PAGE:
The Michigan House of Representatives on Thursday approved legislation co-sponsored by state Rep. Mike Harris that would preserve the Michigan State Police background check program.
Employers and volunteer-based organizations throughout Michigan rely on the service to vet individuals who work closely with children, seniors, and other vulnerable adults.
Harris, a former local police officer, said a change in federal law requires Michigan to update its state laws regarding background checks. If it doesn’t comply by June, the Michigan State Police will lose access to the federal databases it needs to perform the service.
“The Michigan State Police conducts criminal background checks to help protect the most vulnerable Michiganders of all ages, but the system needs updating for our state to continue facilitating this resource,” Harris said. “Our common-sense plan will bring Michigan’s background check system current with federal law so we can keep providing this important public service and preserve public safety.”
House Bill 4045 performs the necessary updates, including the establishment of a new “rap back program” that provides ongoing updates on employees or volunteers. This protects the public if an individual is charged with a dangerous offense after they are hired and eliminates the need to perform repeated background checks on individuals who have ongoing contact with vulnerable people.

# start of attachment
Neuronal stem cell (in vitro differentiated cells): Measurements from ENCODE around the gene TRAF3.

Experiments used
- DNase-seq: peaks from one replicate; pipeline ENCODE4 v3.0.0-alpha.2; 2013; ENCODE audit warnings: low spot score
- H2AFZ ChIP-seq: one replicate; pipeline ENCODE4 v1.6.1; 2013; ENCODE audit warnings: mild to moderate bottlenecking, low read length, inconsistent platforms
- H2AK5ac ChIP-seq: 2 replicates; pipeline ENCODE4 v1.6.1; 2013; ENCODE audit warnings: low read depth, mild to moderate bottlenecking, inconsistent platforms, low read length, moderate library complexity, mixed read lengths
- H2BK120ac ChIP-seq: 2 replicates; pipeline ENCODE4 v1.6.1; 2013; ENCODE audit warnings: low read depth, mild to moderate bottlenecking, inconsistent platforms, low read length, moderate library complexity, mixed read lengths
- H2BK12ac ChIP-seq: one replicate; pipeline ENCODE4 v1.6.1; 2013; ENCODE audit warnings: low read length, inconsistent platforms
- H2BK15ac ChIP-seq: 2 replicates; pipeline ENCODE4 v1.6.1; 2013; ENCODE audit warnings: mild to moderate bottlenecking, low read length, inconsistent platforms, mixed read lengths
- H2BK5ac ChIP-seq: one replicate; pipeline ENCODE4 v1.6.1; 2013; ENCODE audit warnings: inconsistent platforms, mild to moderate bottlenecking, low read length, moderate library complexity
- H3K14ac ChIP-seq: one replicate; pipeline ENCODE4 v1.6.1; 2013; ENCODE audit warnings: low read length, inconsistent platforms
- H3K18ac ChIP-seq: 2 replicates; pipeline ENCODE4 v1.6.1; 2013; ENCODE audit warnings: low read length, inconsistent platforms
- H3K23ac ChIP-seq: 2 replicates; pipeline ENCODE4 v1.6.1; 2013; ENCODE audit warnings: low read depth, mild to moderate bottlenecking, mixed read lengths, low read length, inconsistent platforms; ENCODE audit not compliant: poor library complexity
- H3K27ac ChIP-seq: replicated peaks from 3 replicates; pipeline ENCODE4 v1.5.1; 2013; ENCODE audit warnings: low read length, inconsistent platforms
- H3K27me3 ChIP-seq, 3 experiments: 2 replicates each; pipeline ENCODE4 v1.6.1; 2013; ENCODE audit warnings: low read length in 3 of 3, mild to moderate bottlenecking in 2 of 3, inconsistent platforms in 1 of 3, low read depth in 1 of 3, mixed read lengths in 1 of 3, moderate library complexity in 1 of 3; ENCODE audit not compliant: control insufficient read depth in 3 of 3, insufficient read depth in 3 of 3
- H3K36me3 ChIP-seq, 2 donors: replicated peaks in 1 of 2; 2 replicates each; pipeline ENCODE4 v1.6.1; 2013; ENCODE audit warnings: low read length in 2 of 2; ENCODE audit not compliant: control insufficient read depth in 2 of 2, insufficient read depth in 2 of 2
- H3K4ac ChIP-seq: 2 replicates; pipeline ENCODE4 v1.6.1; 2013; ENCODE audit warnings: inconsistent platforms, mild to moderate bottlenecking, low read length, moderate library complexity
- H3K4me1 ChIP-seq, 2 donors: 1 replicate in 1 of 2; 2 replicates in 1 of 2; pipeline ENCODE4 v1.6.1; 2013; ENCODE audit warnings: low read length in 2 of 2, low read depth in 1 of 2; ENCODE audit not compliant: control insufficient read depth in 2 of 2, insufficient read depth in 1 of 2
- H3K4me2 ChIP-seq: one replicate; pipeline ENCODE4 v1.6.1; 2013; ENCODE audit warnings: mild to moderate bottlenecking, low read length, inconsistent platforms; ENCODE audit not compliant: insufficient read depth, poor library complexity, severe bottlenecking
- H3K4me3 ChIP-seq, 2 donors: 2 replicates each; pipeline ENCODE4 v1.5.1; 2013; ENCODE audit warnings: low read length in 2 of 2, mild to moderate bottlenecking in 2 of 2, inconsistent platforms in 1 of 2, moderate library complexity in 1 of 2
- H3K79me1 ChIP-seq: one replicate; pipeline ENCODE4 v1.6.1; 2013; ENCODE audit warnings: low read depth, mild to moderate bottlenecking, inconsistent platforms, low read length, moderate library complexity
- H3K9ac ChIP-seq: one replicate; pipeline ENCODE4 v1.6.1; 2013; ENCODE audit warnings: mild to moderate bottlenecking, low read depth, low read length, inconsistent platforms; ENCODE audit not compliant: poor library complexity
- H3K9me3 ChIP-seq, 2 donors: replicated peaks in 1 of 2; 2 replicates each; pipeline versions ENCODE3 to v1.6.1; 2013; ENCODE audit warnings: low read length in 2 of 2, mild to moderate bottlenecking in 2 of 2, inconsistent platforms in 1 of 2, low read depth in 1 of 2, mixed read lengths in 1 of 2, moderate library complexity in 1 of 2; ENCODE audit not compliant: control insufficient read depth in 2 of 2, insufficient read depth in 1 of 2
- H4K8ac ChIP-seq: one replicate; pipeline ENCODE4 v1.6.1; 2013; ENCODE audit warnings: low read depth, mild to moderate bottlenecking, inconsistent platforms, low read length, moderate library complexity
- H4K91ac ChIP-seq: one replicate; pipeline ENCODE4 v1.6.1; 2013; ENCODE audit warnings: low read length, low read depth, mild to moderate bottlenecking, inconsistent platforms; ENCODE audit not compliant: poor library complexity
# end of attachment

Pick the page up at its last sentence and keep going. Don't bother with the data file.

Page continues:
The bill passed the House with overwhelming bipartisan support. It now advances to the Senate for further consideration.
“Ethical questions continue to swirl about Rep. Witwer’s business ties and her actions as a legislator, and now we learn the committee room in her Capitol suite has doubled as an event venue, in violation of House rules,” Harris said.
“Countless Michiganders carry concealed weapons to defend themselves and their families, and unelected commissioners shouldn’t unilaterally take that right away in the Capitol that belongs to the people of our state,” said Harris, R-Waterford.
“These shocking revelations set off alarm bells about Chair Witwer’s business ties and possible conflicts of interest, and they clearly illustrate the need for greater transparency and stronger ethical standards in Michigan government,” said Harris, R-Waterford.